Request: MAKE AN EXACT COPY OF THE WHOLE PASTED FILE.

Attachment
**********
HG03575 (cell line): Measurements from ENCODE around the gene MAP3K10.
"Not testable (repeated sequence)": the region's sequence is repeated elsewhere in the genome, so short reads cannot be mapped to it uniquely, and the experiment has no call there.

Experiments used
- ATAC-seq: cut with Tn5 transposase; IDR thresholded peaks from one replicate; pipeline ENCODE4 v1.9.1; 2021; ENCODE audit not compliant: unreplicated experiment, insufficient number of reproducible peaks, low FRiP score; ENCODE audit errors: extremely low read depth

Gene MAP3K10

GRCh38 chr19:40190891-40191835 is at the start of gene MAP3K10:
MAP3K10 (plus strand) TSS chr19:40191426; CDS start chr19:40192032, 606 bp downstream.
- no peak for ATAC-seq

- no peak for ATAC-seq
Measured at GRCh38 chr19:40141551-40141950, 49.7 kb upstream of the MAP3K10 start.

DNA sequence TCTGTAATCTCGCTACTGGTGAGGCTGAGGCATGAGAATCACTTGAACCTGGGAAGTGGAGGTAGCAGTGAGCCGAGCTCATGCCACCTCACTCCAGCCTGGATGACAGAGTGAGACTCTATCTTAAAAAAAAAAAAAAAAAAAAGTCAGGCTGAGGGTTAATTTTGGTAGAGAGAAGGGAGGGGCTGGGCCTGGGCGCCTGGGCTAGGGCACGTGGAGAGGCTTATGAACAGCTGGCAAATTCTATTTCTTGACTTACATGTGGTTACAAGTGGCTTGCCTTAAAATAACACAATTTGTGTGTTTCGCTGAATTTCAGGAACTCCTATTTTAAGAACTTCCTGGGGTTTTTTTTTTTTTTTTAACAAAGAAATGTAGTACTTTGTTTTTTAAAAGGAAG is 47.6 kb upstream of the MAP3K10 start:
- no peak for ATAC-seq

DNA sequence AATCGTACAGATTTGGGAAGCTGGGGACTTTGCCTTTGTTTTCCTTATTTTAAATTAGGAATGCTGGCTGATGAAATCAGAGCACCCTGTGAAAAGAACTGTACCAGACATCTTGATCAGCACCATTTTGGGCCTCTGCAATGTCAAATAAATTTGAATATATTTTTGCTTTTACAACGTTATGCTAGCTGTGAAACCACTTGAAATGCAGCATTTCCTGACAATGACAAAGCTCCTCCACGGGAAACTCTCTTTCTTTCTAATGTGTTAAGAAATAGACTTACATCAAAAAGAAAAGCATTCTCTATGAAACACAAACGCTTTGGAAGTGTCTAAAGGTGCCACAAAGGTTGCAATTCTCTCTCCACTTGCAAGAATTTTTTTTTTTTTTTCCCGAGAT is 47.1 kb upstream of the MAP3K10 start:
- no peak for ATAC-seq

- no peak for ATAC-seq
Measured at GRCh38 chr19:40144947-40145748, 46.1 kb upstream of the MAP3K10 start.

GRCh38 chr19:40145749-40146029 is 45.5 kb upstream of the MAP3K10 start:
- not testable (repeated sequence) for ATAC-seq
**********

HG03575 (cell line): Measurements from ENCODE around the gene MAP3K10.
"Not testable (repeated sequence)": the region's sequence is repeated elsewhere in the genome, so short reads cannot be mapped to it uniquely, and the experiment has no call there.

Experiments used
- ATAC-seq: cut with Tn5 transposase; IDR thresholded peaks from one replicate; pipeline ENCODE4 v1.9.1; 2021; ENCODE audit not compliant: unreplicated experiment, insufficient number of reproducible peaks, low FRiP score; ENCODE audit errors: extremely low read depth

Gene MAP3K10

GRCh38 chr19:40190891-40191835 is at the start of gene MAP3K10:
MAP3K10 (plus strand) TSS chr19:40191426; CDS start chr19:40192032, 606 bp downstream.
- no peak for ATAC-seq

- no peak for ATAC-seq
Measured at GRCh38 chr19:40141551-40141950, 49.7 kb upstream of the MAP3K10 start.

DNA sequence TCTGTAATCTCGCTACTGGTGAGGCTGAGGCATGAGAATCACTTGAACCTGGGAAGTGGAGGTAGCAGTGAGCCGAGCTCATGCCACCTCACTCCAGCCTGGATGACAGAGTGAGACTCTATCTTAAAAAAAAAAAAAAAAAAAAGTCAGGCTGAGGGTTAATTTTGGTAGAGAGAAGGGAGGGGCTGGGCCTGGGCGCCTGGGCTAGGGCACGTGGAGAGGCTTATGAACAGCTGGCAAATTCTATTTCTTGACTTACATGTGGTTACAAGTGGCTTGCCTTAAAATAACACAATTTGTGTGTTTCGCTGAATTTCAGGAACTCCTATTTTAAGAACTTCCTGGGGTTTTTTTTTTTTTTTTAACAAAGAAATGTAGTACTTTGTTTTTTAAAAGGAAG is 47.6 kb upstream of the MAP3K10 start:
- no peak for ATAC-seq

DNA sequence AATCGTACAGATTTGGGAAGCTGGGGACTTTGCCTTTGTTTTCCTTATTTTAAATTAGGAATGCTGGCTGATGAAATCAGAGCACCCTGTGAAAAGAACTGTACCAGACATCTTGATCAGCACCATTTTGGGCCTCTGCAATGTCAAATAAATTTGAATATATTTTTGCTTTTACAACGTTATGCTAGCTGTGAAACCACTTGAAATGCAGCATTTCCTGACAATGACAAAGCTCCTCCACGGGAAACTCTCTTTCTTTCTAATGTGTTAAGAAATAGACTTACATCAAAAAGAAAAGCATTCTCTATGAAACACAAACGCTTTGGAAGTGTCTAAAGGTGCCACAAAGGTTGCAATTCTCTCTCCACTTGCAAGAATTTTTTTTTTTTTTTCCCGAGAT is 47.1 kb upstream of the MAP3K10 start:
- no peak for ATAC-seq

- no peak for ATAC-seq
Measured at GRCh38 chr19:40144947-40145748, 46.1 kb upstream of the MAP3K10 start.

GRCh38 chr19:40145749-40146029 is 45.5 kb upstream of the MAP3K10 start:
- not testable (repeated sequence) for ATAC-seq